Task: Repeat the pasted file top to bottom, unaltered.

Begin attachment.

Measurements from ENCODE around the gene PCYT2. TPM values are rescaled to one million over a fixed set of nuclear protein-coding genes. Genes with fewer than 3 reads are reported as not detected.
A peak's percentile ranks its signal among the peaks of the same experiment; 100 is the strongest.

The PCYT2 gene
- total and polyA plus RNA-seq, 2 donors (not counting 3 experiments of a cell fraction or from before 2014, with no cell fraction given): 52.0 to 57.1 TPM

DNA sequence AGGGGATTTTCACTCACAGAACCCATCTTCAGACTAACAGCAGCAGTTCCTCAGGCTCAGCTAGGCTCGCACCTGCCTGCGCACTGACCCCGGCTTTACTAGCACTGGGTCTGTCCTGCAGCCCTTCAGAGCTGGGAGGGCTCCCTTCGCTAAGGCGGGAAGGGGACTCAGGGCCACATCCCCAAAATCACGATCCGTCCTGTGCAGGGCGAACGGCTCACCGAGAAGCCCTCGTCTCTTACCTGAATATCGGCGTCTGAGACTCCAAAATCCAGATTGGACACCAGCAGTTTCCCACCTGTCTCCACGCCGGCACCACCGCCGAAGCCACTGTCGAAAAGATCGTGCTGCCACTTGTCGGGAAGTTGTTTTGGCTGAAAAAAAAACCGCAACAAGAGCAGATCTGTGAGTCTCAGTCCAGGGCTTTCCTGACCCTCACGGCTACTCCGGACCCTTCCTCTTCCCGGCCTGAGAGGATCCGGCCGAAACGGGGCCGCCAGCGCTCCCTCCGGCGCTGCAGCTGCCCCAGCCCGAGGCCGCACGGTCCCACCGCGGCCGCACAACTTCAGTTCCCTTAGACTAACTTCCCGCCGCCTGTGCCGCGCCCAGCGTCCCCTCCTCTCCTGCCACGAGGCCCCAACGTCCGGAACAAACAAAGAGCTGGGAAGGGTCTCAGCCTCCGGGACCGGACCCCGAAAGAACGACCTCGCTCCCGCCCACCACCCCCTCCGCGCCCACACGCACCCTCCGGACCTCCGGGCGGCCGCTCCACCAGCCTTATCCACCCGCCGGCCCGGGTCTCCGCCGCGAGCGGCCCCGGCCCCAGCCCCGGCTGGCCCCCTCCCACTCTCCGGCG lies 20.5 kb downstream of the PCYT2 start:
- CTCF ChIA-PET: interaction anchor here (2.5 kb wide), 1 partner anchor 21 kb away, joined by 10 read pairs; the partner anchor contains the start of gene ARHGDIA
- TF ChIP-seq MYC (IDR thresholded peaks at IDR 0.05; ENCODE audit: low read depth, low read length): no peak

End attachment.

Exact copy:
Measurements from ENCODE around the gene PCYT2. TPM values are rescaled to one million over a fixed set of nuclear protein-coding genes. Genes with fewer than 3 reads are reported as not detected.
A peak's percentile ranks its signal among the peaks of the same experiment; 100 is the strongest.

The PCYT2 gene
- total and polyA plus RNA-seq, 2 donors (not counting 3 experiments of a cell fraction or from before 2014, with no cell fraction given): 52.0 to 57.1 TPM

DNA sequence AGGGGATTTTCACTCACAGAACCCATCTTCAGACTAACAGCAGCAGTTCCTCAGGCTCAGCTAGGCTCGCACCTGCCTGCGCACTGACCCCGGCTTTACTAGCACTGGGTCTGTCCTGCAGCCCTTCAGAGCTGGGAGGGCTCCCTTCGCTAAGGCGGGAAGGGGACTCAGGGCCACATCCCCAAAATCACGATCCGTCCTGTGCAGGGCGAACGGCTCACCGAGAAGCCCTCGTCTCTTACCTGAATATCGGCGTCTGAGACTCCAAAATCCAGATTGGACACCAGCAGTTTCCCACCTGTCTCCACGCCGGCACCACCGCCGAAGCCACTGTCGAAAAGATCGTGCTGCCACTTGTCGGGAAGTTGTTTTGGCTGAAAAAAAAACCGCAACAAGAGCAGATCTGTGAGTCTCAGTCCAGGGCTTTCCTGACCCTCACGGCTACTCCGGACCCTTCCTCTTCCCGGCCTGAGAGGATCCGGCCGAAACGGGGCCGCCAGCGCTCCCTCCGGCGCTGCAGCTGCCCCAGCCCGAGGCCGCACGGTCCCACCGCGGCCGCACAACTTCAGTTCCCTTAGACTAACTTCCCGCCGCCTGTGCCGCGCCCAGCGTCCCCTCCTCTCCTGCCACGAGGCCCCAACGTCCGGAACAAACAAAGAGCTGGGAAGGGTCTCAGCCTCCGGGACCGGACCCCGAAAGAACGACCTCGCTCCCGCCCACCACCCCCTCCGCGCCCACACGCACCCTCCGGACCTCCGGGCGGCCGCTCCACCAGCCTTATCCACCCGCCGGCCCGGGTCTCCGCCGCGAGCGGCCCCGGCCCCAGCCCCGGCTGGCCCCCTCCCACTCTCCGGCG lies 20.5 kb downstream of the PCYT2 start:
- CTCF ChIA-PET: interaction anchor here (2.5 kb wide), 1 partner anchor 21 kb away, joined by 10 read pairs; the partner anchor contains the start of gene ARHGDIA
- TF ChIP-seq MYC (IDR thresholded peaks at IDR 0.05; ENCODE audit: low read depth, low read length): no peak